It’s no secret that Jaxson LOOOOOOOOVES Micky Mouse Clubhouse on Disney Jr. He will literally race from one end of the living room to the other to be closer to the TV so he can watch, and when the Hot Dog song comes on at the end of every show, he dances along with the best of them, scooting around on the floor shaking his head or if he’s standing, bee-bopping as best a wobbly 11 month old can do. It’s adorable.

So it was no question what the theme of his First Birthday would be. Oh boy. The big ONE – yikes! How did it come so soon? Didn’t J just go into labor this morning? It’s amazing how quickly this past year has flown by and we’ve enjoyed getting to know our little guy. He’s perfect (most of the time).

Anywho, putting our DIY skills to the test and giving us something else to do together after Jaxson goes to bed, J and I made our own Mickey Mouse invitations for Jax’s birthday party! There were moments while we were cutting and gluing and oopsing where we asked what we’d gotten ourselves into, but after seeing the finished product we are really proud of and super excited to send out to all the guests. Much like the DIY Crib Rail Covers I made a couple of weeks ago, the point of making our own invites was not perpetual frustration at running out of glue, but rather to save some money. Plus it felt good to put our heart and time into making something ourselves!

We got a lot of the supplies on sale at Michael’s after Christmas. Score! So our cost-breakdown ended up being:

  • black card stock for about $1.00 (the pack was already cut into 75-6×6 squares for $2.50 – we’re using the extra to make decorations)
  • white card stock for about $0.50 (we only needed 3 sheets but needed to pick up a whole pack ($4) for other projects anyway)
  • red card stock for about $1.50 for 3 sheets by themselves
  • yellow card stock for about $0.50 (the pack of colored card stock was $5, but we only used 2 sheets of yellow, we’ll use the rest in the future for other projects)
  • 2 packs of 10 6×6 plain white envelopes for $4
  • Mickey Mouse stickers on sale for $2 for 3 sheets.

Grand Total: $9.50, to make 20 invitations. The total cost including the extras was about $20, so still not bad! The funny thing is the stamps to mail 20 invitations ended up being the same amount as the invitations themselves!

This is compared to the pre-made store-bought regular ol’ not very exciting or remarkably cute Mickey Mouse invitations that were $9 for a pack of 8. We needed 20 so we would have had to buy 3 packs for a total of $27.00, so I think we did pretty good DIY-ing for 1/3 of the cost! And we ended up with a beautiful finished product, super cute and complete with that personal touch. Check them out!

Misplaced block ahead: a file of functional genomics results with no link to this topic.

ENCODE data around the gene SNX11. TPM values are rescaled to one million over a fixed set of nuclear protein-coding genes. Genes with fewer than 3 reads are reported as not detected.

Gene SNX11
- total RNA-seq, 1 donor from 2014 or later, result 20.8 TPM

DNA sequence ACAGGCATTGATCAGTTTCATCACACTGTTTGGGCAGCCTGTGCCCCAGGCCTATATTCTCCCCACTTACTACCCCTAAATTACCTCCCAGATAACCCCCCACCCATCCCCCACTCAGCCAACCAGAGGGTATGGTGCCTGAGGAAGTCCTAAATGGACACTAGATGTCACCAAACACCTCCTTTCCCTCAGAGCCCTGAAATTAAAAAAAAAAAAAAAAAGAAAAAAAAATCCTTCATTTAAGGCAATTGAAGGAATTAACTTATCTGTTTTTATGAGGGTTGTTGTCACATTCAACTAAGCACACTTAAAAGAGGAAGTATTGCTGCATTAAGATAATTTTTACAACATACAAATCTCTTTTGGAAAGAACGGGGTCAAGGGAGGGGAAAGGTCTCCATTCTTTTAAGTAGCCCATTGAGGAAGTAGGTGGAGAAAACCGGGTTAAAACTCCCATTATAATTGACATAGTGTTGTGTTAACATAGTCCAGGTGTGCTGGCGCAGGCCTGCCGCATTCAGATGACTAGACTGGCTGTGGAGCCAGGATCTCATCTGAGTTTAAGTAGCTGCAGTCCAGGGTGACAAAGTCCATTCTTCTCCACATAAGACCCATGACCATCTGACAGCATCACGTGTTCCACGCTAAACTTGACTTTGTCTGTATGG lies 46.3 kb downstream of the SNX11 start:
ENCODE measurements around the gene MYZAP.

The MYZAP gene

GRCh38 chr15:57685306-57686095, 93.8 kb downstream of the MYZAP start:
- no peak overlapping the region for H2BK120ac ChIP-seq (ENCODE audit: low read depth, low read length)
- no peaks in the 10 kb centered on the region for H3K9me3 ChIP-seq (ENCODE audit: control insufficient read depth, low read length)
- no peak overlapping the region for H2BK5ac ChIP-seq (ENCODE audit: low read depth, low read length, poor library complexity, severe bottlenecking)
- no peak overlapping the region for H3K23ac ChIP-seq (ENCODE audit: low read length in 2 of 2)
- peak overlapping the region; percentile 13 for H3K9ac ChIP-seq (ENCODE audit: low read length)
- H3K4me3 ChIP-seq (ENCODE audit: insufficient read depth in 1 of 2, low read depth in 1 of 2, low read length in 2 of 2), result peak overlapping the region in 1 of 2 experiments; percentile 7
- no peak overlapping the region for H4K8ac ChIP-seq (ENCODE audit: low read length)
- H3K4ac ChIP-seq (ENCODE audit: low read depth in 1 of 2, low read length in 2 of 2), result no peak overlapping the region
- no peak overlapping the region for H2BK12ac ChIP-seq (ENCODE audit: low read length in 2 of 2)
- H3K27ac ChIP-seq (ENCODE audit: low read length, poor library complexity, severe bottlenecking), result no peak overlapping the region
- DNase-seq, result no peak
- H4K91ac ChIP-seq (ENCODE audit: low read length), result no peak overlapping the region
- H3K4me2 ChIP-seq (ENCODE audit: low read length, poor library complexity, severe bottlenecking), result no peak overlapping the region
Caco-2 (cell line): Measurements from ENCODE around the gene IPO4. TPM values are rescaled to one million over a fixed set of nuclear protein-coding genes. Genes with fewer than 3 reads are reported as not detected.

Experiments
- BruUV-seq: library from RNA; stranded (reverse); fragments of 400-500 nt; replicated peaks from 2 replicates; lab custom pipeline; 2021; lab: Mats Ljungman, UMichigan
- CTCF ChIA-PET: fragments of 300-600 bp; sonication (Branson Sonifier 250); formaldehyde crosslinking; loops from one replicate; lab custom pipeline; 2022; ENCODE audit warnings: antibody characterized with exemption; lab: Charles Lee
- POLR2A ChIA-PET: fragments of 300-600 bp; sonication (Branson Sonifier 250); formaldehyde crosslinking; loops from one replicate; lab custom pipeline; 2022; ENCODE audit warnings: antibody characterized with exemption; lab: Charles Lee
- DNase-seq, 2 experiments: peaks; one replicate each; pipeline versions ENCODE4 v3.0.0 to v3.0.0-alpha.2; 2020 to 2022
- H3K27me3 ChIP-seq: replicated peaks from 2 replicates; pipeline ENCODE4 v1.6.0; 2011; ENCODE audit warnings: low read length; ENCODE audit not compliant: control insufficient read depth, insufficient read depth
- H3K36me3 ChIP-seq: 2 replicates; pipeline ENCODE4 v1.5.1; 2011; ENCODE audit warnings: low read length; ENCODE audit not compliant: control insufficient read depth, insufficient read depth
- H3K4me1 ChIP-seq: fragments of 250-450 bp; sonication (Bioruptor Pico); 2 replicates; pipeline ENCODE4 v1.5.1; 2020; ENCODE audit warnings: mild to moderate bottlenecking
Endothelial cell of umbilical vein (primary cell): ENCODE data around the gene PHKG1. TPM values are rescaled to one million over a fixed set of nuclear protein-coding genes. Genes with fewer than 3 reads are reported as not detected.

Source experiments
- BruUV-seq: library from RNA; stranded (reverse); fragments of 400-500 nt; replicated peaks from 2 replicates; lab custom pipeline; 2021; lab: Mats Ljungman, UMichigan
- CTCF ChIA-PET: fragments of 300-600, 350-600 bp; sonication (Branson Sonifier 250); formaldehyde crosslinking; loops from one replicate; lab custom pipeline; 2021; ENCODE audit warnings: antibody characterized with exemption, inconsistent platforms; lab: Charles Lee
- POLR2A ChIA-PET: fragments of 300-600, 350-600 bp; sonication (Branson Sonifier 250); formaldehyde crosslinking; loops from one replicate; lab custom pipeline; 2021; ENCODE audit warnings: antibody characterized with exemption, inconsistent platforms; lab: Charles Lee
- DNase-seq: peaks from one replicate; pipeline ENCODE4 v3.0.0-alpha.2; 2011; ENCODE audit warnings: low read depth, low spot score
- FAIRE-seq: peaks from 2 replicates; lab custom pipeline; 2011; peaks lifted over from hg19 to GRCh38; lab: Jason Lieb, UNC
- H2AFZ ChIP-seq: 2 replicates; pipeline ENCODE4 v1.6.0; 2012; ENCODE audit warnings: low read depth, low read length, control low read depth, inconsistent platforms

Invite & Envelope – check out Jaxson’s personalized address label!


Back of the envelope!

I’m really happy with how they turned out, even though we hit a few bumps in the road. I know he won’t appreciate all the hard work that went into making them, but I had a good time getting crafty!


  1. Cut black card stock into the shape of a Mickey Mouse silhouette (I found a template online and then traced it onto the card stock)
  2. Cut red card stock into a semi-circle that is the size of half of Mickey’s head (this is for his pants)
  3. Cut white card stock into tiny ovals, 2 per invitation (these are the buttons on his pants)
  4. Assemble the front of the invitations – glue the red semi-circle to the bottom half of the black Mickey silhouette, then glue on the buttons.
  5. Format the wording for the back of your invitations (we decided to do yellow balloons in the ears with a cute Mickey Mouse Clubhouse saying, and the main body of the invitation on white card stock below). We used Microsoft Publisher to “draw” the balloons with shapes and add the words, and to format the circles to fit on the back side of Mickey with the information. This took some trial and error…good luck!
  6. Cut out the pieces for the back of the invitation and assemble – we glued on the body of the invitation, then the yellow balloons in the ears.
  7. Let everything dry! Address the envelopes while you wait or print out address labels like we do, then add your invitation, seal, and mail!

Our Son, the Woodchuck

The other morning, J woke up and went into Jaxson’s room to get him up for the day. When she entered, she found our son standing in his crib chewing the rail, covered in wood pieces and paint. Literally covered – it was all over his arms and hands, in his eyes, around his mouth, all over his neck. Gross. Now we have quite a few sets of matching teeth marks where he’s chewed the paint off to expose the wood underneath. Thankfully this is not 1960 and lead paint is no longer the norm on children’s furniture.

So began our search for a crib rail cover. We’d seen the plastic ones that stick on to the top of the rail, but knowing how insane determined our son is, we knew he’d peel/chew it off in no time.

They had canvas ones that tied on, but they weren’t fitted to the crib (they were made to accommodate rail sizes from 8-18 inches) and were super expensive for all 4 sides ($25 each for the front and back and then another $25 for the pair of sides). We have a baby, not a Swiss bank account, so that option was out.